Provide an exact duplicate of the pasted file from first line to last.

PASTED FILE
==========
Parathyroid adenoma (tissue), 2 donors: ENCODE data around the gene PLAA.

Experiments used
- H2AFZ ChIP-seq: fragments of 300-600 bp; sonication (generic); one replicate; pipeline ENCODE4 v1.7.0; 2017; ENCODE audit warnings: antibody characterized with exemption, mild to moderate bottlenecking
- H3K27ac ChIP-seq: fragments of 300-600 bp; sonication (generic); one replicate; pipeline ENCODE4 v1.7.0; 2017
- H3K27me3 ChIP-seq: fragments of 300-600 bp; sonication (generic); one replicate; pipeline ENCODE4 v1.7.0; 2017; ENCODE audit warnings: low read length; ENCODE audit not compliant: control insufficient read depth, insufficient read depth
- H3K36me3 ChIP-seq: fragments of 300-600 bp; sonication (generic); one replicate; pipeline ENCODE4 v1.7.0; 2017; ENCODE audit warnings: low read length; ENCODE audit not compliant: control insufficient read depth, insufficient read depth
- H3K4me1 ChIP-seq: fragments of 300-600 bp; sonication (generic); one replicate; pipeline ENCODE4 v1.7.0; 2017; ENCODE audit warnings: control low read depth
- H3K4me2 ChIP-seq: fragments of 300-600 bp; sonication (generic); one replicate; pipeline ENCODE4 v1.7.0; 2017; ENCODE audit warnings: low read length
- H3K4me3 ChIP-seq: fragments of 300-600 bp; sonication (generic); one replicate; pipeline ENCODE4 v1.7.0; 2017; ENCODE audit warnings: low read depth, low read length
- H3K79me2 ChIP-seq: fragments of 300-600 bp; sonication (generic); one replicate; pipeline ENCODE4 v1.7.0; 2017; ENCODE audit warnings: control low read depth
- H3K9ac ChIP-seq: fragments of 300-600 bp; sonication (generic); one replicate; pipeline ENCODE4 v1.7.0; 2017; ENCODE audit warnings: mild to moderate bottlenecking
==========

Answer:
Parathyroid adenoma (tissue), 2 donors: ENCODE data around the gene PLAA.

Experiments used
- H2AFZ ChIP-seq: fragments of 300-600 bp; sonication (generic); one replicate; pipeline ENCODE4 v1.7.0; 2017; ENCODE audit warnings: antibody characterized with exemption, mild to moderate bottlenecking
- H3K27ac ChIP-seq: fragments of 300-600 bp; sonication (generic); one replicate; pipeline ENCODE4 v1.7.0; 2017
- H3K27me3 ChIP-seq: fragments of 300-600 bp; sonication (generic); one replicate; pipeline ENCODE4 v1.7.0; 2017; ENCODE audit warnings: low read length; ENCODE audit not compliant: control insufficient read depth, insufficient read depth
- H3K36me3 ChIP-seq: fragments of 300-600 bp; sonication (generic); one replicate; pipeline ENCODE4 v1.7.0; 2017; ENCODE audit warnings: low read length; ENCODE audit not compliant: control insufficient read depth, insufficient read depth
- H3K4me1 ChIP-seq: fragments of 300-600 bp; sonication (generic); one replicate; pipeline ENCODE4 v1.7.0; 2017; ENCODE audit warnings: control low read depth
- H3K4me2 ChIP-seq: fragments of 300-600 bp; sonication (generic); one replicate; pipeline ENCODE4 v1.7.0; 2017; ENCODE audit warnings: low read length
- H3K4me3 ChIP-seq: fragments of 300-600 bp; sonication (generic); one replicate; pipeline ENCODE4 v1.7.0; 2017; ENCODE audit warnings: low read depth, low read length
- H3K79me2 ChIP-seq: fragments of 300-600 bp; sonication (generic); one replicate; pipeline ENCODE4 v1.7.0; 2017; ENCODE audit warnings: control low read depth
- H3K9ac ChIP-seq: fragments of 300-600 bp; sonication (generic); one replicate; pipeline ENCODE4 v1.7.0; 2017; ENCODE audit warnings: mild to moderate bottlenecking